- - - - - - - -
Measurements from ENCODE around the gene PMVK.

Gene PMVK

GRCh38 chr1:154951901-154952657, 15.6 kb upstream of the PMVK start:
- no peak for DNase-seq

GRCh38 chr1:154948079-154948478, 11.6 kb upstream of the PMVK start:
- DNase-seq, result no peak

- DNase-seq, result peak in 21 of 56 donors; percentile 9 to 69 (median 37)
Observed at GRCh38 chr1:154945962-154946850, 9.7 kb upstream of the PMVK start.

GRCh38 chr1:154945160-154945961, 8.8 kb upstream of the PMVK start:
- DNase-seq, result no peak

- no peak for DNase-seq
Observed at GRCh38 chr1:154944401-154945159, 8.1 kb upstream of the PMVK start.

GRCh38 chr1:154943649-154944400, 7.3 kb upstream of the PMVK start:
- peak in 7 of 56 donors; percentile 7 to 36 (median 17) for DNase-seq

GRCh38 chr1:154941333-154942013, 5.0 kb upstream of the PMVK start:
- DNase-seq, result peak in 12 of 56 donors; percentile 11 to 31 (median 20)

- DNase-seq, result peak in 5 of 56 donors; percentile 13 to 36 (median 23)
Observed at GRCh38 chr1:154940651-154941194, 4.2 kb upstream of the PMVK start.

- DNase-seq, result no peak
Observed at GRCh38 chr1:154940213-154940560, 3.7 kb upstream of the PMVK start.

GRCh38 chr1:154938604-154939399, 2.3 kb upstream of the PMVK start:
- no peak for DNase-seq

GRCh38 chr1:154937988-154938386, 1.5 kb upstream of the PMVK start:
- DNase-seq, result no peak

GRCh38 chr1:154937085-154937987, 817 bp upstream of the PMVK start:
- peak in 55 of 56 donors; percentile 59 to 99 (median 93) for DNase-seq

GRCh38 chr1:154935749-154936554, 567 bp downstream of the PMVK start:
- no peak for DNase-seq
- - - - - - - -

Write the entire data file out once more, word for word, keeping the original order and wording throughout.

Measurements from ENCODE around the gene PMVK.

Gene PMVK

GRCh38 chr1:154951901-154952657, 15.6 kb upstream of the PMVK start:
- no peak for DNase-seq

GRCh38 chr1:154948079-154948478, 11.6 kb upstream of the PMVK start:
- DNase-seq, result no peak

- DNase-seq, result peak in 21 of 56 donors; percentile 9 to 69 (median 37)
Observed at GRCh38 chr1:154945962-154946850, 9.7 kb upstream of the PMVK start.

GRCh38 chr1:154945160-154945961, 8.8 kb upstream of the PMVK start:
- DNase-seq, result no peak

- no peak for DNase-seq
Observed at GRCh38 chr1:154944401-154945159, 8.1 kb upstream of the PMVK start.

GRCh38 chr1:154943649-154944400, 7.3 kb upstream of the PMVK start:
- peak in 7 of 56 donors; percentile 7 to 36 (median 17) for DNase-seq

GRCh38 chr1:154941333-154942013, 5.0 kb upstream of the PMVK start:
- DNase-seq, result peak in 12 of 56 donors; percentile 11 to 31 (median 20)

- DNase-seq, result peak in 5 of 56 donors; percentile 13 to 36 (median 23)
Observed at GRCh38 chr1:154940651-154941194, 4.2 kb upstream of the PMVK start.

- DNase-seq, result no peak
Observed at GRCh38 chr1:154940213-154940560, 3.7 kb upstream of the PMVK start.

GRCh38 chr1:154938604-154939399, 2.3 kb upstream of the PMVK start:
- no peak for DNase-seq

GRCh38 chr1:154937988-154938386, 1.5 kb upstream of the PMVK start:
- DNase-seq, result no peak

GRCh38 chr1:154937085-154937987, 817 bp upstream of the PMVK start:
- peak in 55 of 56 donors; percentile 59 to 99 (median 93) for DNase-seq

GRCh38 chr1:154935749-154936554, 567 bp downstream of the PMVK start:
- no peak for DNase-seq